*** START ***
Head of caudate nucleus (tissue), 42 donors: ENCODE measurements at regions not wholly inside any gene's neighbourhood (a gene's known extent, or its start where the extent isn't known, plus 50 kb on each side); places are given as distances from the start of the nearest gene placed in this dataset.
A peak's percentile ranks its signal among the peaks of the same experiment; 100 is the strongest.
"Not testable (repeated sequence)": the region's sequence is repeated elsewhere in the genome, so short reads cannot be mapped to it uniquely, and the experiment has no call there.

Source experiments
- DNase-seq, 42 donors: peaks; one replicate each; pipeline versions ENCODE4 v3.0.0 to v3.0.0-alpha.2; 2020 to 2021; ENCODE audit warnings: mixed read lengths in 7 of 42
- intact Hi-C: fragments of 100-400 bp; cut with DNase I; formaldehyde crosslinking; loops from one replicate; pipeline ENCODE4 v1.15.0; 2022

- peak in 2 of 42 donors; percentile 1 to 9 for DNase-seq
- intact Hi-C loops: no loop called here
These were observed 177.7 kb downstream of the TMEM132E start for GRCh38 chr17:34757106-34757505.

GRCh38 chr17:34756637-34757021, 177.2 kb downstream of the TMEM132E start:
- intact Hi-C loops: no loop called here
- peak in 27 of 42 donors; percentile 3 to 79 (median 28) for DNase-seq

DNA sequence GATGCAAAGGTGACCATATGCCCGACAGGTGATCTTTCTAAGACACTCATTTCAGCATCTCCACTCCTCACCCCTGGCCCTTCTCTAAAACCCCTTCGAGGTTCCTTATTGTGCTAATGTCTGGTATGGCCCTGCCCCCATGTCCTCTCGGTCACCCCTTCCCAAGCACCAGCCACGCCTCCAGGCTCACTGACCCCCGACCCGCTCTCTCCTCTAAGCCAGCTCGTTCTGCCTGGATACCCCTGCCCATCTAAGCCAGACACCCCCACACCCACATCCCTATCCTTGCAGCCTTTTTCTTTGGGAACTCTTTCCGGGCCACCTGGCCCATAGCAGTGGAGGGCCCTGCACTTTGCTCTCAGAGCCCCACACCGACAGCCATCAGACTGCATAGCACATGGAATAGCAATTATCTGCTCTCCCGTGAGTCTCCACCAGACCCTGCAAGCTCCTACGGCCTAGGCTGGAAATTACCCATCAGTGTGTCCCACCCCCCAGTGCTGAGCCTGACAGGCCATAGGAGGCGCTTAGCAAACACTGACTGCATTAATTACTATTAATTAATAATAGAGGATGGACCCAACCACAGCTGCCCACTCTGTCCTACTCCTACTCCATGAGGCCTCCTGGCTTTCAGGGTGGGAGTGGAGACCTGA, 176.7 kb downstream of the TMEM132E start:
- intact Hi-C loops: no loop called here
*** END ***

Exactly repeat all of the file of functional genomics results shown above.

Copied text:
Head of caudate nucleus (tissue), 42 donors: ENCODE measurements at regions not wholly inside any gene's neighbourhood (a gene's known extent, or its start where the extent isn't known, plus 50 kb on each side); places are given as distances from the start of the nearest gene placed in this dataset.
A peak's percentile ranks its signal among the peaks of the same experiment; 100 is the strongest.
"Not testable (repeated sequence)": the region's sequence is repeated elsewhere in the genome, so short reads cannot be mapped to it uniquely, and the experiment has no call there.

Source experiments
- DNase-seq, 42 donors: peaks; one replicate each; pipeline versions ENCODE4 v3.0.0 to v3.0.0-alpha.2; 2020 to 2021; ENCODE audit warnings: mixed read lengths in 7 of 42
- intact Hi-C: fragments of 100-400 bp; cut with DNase I; formaldehyde crosslinking; loops from one replicate; pipeline ENCODE4 v1.15.0; 2022

- peak in 2 of 42 donors; percentile 1 to 9 for DNase-seq
- intact Hi-C loops: no loop called here
These were observed 177.7 kb downstream of the TMEM132E start for GRCh38 chr17:34757106-34757505.

GRCh38 chr17:34756637-34757021, 177.2 kb downstream of the TMEM132E start:
- intact Hi-C loops: no loop called here
- peak in 27 of 42 donors; percentile 3 to 79 (median 28) for DNase-seq

DNA sequence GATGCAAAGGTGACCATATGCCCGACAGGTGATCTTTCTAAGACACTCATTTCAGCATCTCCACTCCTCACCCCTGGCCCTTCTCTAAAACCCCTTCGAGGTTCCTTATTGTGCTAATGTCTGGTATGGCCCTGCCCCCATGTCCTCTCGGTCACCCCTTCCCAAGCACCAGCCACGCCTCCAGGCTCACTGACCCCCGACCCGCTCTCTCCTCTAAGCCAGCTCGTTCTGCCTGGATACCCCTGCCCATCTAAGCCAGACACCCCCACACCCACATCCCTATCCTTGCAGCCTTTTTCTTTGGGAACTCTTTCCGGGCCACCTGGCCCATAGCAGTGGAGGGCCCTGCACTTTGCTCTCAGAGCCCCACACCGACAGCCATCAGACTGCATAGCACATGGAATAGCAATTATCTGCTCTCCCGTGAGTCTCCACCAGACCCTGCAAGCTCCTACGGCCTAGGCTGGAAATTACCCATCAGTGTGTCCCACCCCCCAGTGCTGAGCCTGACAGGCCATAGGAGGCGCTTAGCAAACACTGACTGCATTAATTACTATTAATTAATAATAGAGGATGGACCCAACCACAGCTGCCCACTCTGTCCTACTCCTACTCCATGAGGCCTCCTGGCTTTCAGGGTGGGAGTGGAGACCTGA, 176.7 kb downstream of the TMEM132E start:
- intact Hi-C loops: no loop called here